Pennsylvania Laundromat to Pay Workers $478k for Wage Violations
Pennsylvania’s Central Laundry Inc. ordered to pay $239,269 in back wages, and an equal amount in liquidated damages to 21 employees following an investigation by the U.S. Department of Labor’s Wage and Hour Division.
The Department of Labor determined that the Lansdowne, Pennsylvania, laundry violated the minimum wage, overtime, and recordkeeping provisions of the Fair Labor Standards Act (FLSA) when it paid some employees at rates as low as $5 per hour, in cash, and failed to pay employees overtime when they worked more than 40 hours in a week. Investigators found some employees worked as many as 90 hours per week at sub-minimum wage rates with no overtime premium. The federal minimum wage is currently $7.25 per hour. The Department of Labor also found that Central Laundry - a company that, under the name Olympic Linen, provides laundry service for hotel and restaurant operators in Pennsylvania, New York, New Jersey, and Delaware - did not keep FLSA-required records.
“This case is an example of a company committing egregious, ongoing minimum wage and overtime violations,” said James Cain, Director of Wage and Hour’s Philadelphia District Office. “We urge employers to reach out to us for guidance, and to use the numerous resources we offer to provide employers the tools they need to comply with the law.” “This decision holds the company accountable for its failure to comply with the law, and helps ensure that employees are paid correctly,” said Regional Solicitor Oscar L. Hampton III. “Central Laundry’s willful disregard for the law harmed employees and gave the company an unfair competitive advantage over other employers who play by the rules.”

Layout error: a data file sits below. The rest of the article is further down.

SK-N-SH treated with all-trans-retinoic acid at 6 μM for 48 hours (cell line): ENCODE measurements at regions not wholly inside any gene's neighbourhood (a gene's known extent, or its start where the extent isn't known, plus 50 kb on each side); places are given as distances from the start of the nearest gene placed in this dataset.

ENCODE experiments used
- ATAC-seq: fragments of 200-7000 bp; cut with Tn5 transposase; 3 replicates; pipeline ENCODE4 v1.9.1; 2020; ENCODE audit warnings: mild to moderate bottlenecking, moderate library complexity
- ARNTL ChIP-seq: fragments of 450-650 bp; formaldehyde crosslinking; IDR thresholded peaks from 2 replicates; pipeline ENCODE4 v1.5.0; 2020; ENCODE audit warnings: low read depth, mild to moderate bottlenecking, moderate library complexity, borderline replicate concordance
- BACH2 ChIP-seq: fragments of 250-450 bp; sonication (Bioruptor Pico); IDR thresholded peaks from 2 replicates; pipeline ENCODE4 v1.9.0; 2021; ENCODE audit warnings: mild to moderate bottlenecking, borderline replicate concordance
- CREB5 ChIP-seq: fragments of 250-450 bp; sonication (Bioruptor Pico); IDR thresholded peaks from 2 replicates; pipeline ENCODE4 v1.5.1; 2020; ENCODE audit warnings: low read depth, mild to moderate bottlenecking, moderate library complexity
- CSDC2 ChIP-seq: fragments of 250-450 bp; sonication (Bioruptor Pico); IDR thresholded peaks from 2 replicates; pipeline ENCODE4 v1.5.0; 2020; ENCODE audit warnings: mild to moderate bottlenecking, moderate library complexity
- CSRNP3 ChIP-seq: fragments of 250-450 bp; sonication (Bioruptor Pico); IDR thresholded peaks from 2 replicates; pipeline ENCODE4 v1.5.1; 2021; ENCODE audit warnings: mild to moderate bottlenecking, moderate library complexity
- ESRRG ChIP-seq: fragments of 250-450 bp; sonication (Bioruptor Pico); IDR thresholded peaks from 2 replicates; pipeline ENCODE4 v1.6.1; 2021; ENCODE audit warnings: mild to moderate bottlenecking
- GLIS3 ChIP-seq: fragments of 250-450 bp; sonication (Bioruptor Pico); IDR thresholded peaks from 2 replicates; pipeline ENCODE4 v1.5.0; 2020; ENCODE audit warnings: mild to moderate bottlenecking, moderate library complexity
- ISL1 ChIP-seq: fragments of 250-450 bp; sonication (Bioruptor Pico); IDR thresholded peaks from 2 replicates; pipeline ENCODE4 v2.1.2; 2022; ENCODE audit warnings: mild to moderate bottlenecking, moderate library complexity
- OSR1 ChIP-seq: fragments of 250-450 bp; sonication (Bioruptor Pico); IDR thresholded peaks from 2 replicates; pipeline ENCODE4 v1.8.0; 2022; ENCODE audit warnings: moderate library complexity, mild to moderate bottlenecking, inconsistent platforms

In addition to paying the back wages and liquidated damages, the court has enjoined the company from violating the FLSA in the future. The FLSA requires that employees be paid at least the federal minimum wage of $7.25 (note that New York’s minimum wage is $13) per hour for all hours worked, plus time and one-half their regular rates for hours worked beyond 40 per week. Employees must also maintain accurate time and payroll records.
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